It is through his decisiveness that he made the vital connections to the White House and got the job as special envoy to Sudan (now split into two) and later appointed Ambassador to Kenya, his exemplary credentials notwithstanding.
Quit while you are ahead
Despite his rapid rise through the ranks in public service Gration, it would be reasonably expected knew that one day his helm at the embassy would come to a natural end either by promotion or demotion.
According to the Washington Post, Gration’s resignation is not the first time a U.S. ambassador has stepped down ahead of a scathing inspector general’s report. Last year, Cynthia Stroum, a venture capitalist and major fundraiser for Obama, left her position as U.S. ambassador to Luxembourg way before a similar report purported to contain a less than amusing assessment of her was released.
It is not only noble to step aside when it becomes inevitable to do so but also plain right in every sense imaginable, especially in terms of work ethics. Gration did one better by admitting his failure to continue serving in diplomatic service.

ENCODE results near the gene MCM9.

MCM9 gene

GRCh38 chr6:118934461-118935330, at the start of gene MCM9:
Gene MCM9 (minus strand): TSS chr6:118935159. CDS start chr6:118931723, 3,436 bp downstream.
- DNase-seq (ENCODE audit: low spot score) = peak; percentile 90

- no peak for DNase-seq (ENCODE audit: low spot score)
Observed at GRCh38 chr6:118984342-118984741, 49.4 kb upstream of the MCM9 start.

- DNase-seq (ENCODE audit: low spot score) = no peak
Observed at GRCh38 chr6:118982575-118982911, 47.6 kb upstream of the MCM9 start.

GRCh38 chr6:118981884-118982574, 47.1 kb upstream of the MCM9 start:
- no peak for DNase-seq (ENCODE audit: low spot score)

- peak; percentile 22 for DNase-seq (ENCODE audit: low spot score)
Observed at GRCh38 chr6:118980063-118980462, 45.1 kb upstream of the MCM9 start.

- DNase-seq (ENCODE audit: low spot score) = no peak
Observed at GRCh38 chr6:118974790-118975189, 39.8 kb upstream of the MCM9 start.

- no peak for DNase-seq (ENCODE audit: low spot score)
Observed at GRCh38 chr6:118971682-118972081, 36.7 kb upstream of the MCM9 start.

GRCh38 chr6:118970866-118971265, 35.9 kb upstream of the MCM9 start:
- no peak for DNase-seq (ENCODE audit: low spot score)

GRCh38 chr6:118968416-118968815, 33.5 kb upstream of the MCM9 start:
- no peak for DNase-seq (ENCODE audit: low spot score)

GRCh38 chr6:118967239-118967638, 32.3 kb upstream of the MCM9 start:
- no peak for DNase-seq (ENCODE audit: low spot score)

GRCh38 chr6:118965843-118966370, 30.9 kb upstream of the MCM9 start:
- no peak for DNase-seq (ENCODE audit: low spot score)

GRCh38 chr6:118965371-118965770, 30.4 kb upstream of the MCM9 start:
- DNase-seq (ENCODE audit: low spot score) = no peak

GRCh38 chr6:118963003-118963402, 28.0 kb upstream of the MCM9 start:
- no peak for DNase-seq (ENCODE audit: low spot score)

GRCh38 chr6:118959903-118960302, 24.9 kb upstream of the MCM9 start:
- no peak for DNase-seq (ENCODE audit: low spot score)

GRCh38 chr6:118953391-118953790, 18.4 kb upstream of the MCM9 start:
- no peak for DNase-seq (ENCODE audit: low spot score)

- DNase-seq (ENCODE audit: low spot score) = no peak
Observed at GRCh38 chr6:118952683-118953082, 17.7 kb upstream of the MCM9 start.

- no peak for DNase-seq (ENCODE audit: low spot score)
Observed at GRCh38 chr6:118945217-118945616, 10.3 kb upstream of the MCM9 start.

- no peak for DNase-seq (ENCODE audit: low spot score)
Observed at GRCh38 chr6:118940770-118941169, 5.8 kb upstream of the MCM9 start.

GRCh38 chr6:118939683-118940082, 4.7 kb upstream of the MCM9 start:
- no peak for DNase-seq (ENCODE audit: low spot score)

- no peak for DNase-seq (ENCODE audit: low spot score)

“Differences with Washington regarding my leadership style and certain priorities lead me to believe that it’s now time to leave,” said Gration when he announced his resignation.
Importance of interpersonal skills
Looking at some of the accusations that were leveled against him by embassy staffers in their submissions to the Office of Inspector General, Gration must have gotten it a little wrong in regard to team spirit and presenting himself as a figure of influence.
According to the report, out of the more than 80 chiefs of mission recently assessed, Ambassador Gration ranked last when it came to interpersonal relations and did no better when it came to managerial skills and attention to embassy staff morale.
During his tenure as the special envoy of the US to Sudan, Gration reportedly told the Washington Post, in relation to his strategy towards the erstwhile unitary state, that “We’ve got to think about giving out cookies. Kids, countries — they react to gold stars, smiley faces, handshakes, agreements, talk, engagement.” This statement earned him criticism from foreign policy experts who termed his statement naïve.